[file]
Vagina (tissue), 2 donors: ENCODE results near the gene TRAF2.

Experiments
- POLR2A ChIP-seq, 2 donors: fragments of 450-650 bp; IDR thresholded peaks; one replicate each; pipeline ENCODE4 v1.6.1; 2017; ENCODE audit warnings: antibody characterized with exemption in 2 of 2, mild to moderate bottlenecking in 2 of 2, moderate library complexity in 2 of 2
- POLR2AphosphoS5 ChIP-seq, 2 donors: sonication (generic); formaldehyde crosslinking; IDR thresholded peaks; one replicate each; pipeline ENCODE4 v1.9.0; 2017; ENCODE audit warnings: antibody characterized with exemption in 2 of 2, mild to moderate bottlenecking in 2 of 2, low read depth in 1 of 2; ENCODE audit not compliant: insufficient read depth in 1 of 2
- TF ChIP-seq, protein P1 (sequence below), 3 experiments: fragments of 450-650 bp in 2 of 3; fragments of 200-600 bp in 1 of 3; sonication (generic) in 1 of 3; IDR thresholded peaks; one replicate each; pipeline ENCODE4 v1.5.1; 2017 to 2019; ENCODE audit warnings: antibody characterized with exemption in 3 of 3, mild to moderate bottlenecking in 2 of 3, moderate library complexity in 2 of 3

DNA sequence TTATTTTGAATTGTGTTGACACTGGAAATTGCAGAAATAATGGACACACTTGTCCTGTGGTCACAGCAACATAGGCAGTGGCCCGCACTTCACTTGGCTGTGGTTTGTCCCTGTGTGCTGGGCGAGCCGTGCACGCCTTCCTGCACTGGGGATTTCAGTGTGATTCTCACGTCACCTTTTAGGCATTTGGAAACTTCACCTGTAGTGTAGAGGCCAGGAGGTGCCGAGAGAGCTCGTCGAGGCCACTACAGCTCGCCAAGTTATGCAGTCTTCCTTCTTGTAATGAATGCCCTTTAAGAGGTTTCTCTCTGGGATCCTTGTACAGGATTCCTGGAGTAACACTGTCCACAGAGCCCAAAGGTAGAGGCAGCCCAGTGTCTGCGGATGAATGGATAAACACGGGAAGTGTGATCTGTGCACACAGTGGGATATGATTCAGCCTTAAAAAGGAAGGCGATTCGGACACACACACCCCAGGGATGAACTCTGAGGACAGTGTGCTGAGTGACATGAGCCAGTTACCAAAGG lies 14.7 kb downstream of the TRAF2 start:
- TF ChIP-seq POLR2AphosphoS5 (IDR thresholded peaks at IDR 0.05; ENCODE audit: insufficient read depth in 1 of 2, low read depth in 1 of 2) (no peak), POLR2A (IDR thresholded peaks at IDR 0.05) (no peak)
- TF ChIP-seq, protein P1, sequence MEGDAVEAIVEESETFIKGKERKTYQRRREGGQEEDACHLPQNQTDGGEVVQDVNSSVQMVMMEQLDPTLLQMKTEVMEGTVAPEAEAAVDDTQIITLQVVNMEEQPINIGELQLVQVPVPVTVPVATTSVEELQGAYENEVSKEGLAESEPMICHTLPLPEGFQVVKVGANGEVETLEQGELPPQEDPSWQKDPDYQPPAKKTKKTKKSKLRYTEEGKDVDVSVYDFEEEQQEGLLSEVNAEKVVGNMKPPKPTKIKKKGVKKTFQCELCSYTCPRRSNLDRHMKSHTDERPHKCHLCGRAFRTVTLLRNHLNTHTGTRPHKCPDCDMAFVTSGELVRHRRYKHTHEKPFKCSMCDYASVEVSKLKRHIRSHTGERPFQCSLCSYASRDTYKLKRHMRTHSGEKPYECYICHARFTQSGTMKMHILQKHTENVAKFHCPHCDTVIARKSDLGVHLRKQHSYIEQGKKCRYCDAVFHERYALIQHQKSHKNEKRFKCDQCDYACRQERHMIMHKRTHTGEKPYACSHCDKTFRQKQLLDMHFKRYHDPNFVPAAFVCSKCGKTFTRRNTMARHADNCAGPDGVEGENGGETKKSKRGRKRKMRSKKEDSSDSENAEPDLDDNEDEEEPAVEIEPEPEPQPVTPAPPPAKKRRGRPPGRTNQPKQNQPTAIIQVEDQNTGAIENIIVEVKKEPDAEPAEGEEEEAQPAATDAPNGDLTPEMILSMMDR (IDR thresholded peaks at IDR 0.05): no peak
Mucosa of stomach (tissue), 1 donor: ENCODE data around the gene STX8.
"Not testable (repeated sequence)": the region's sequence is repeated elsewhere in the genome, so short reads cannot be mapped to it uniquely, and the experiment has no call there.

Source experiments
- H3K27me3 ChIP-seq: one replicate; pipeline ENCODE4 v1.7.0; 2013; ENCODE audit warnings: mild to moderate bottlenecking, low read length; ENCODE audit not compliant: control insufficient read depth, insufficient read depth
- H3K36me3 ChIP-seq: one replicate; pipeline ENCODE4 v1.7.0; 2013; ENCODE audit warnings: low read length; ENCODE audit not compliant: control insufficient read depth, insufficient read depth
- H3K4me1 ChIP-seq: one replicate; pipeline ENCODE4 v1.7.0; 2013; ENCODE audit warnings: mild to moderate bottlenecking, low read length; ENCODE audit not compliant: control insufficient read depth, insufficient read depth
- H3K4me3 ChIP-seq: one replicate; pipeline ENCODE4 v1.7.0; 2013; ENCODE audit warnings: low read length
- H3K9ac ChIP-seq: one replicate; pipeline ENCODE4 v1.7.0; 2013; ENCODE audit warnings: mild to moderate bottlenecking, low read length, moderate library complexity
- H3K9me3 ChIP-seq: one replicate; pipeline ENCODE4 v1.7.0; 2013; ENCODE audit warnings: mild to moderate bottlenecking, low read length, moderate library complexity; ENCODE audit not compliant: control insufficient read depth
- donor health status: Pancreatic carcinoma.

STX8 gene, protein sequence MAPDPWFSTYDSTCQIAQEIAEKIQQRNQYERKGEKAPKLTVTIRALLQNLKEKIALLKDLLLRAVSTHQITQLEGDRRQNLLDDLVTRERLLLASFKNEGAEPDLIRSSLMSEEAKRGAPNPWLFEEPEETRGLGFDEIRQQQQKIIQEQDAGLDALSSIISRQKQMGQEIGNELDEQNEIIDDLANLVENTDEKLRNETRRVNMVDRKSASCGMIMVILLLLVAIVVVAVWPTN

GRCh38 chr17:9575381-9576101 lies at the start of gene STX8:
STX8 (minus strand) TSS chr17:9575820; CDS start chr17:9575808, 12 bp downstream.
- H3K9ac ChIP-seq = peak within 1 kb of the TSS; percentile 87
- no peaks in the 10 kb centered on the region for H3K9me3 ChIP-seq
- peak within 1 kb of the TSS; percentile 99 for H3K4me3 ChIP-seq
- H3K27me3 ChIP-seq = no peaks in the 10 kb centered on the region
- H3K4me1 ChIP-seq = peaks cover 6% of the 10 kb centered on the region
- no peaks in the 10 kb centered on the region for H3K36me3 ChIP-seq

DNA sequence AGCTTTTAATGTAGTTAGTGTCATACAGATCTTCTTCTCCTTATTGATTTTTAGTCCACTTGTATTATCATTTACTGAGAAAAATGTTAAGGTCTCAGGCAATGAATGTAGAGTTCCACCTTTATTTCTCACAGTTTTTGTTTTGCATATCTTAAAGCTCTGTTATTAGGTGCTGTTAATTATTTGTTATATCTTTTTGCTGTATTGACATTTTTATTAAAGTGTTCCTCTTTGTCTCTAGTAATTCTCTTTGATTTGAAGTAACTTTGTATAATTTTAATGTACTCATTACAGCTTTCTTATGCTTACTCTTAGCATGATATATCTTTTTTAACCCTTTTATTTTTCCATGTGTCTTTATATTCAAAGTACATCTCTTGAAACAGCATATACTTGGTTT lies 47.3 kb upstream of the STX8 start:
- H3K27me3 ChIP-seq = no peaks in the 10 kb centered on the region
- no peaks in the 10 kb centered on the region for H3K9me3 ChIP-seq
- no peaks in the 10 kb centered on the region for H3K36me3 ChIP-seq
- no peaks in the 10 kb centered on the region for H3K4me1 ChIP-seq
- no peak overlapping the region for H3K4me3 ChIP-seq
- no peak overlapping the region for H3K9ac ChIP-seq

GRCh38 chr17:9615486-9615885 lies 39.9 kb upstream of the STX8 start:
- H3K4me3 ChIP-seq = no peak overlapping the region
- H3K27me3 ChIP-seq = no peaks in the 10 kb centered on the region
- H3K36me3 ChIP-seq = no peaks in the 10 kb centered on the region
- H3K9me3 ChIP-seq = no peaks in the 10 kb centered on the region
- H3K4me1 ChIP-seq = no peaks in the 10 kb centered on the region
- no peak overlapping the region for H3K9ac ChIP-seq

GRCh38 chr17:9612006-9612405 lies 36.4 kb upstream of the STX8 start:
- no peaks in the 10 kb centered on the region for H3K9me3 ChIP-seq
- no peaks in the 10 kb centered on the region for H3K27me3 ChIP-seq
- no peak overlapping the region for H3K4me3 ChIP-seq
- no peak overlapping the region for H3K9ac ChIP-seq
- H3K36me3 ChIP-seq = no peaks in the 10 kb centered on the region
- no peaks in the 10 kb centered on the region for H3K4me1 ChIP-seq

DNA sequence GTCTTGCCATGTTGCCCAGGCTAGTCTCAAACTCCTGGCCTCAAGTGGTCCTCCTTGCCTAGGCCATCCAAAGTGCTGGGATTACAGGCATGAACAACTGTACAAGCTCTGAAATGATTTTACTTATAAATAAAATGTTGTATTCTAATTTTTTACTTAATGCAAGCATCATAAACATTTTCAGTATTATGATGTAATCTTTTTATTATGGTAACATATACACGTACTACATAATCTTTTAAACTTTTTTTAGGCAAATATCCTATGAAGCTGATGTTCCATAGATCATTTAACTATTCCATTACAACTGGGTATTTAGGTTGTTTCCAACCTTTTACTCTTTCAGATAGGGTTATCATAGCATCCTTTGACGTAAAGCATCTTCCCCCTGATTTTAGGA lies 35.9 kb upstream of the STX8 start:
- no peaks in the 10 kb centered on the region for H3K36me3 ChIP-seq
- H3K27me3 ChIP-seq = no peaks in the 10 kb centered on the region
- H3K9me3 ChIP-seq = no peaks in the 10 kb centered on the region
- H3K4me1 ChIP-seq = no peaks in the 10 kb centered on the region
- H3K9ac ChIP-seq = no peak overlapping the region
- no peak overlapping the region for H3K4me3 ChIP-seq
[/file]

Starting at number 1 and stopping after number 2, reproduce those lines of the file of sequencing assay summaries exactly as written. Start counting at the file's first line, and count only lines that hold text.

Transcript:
Vagina (tissue), 2 donors: ENCODE results near the gene TRAF2.

Experiments